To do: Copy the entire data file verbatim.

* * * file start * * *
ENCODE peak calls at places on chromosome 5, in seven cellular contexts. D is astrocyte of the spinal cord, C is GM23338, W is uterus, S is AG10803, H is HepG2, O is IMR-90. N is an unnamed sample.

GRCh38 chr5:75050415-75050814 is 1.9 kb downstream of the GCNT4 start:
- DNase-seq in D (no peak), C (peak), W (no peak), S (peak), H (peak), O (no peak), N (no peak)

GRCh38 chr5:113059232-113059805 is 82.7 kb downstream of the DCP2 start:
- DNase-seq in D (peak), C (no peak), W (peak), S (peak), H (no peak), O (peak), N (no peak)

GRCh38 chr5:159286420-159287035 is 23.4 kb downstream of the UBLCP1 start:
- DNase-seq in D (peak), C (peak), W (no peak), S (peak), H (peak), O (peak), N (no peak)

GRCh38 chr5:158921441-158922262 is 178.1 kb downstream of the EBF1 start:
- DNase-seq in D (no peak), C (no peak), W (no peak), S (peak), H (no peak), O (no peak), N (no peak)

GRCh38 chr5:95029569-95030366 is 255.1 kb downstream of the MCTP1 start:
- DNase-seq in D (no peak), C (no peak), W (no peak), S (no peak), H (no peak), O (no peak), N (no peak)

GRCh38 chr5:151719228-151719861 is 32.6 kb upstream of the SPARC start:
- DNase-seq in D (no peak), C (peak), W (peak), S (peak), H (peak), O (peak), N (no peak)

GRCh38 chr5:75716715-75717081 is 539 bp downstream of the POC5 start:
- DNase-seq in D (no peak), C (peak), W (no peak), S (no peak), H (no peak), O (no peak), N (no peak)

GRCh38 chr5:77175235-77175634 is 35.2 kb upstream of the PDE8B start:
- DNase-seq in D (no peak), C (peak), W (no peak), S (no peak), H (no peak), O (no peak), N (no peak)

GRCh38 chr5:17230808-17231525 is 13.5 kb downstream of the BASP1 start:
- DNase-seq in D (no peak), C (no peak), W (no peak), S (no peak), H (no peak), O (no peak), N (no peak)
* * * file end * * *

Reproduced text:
ENCODE peak calls at places on chromosome 5, in seven cellular contexts. D is astrocyte of the spinal cord, C is GM23338, W is uterus, S is AG10803, H is HepG2, O is IMR-90. N is an unnamed sample.

GRCh38 chr5:75050415-75050814 is 1.9 kb downstream of the GCNT4 start:
- DNase-seq in D (no peak), C (peak), W (no peak), S (peak), H (peak), O (no peak), N (no peak)

GRCh38 chr5:113059232-113059805 is 82.7 kb downstream of the DCP2 start:
- DNase-seq in D (peak), C (no peak), W (peak), S (peak), H (no peak), O (peak), N (no peak)

GRCh38 chr5:159286420-159287035 is 23.4 kb downstream of the UBLCP1 start:
- DNase-seq in D (peak), C (peak), W (no peak), S (peak), H (peak), O (peak), N (no peak)

GRCh38 chr5:158921441-158922262 is 178.1 kb downstream of the EBF1 start:
- DNase-seq in D (no peak), C (no peak), W (no peak), S (peak), H (no peak), O (no peak), N (no peak)

GRCh38 chr5:95029569-95030366 is 255.1 kb downstream of the MCTP1 start:
- DNase-seq in D (no peak), C (no peak), W (no peak), S (no peak), H (no peak), O (no peak), N (no peak)

GRCh38 chr5:151719228-151719861 is 32.6 kb upstream of the SPARC start:
- DNase-seq in D (no peak), C (peak), W (peak), S (peak), H (peak), O (peak), N (no peak)

GRCh38 chr5:75716715-75717081 is 539 bp downstream of the POC5 start:
- DNase-seq in D (no peak), C (peak), W (no peak), S (no peak), H (no peak), O (no peak), N (no peak)

GRCh38 chr5:77175235-77175634 is 35.2 kb upstream of the PDE8B start:
- DNase-seq in D (no peak), C (peak), W (no peak), S (no peak), H (no peak), O (no peak), N (no peak)

GRCh38 chr5:17230808-17231525 is 13.5 kb downstream of the BASP1 start:
- DNase-seq in D (no peak), C (no peak), W (no peak), S (no peak), H (no peak), O (no peak), N (no peak)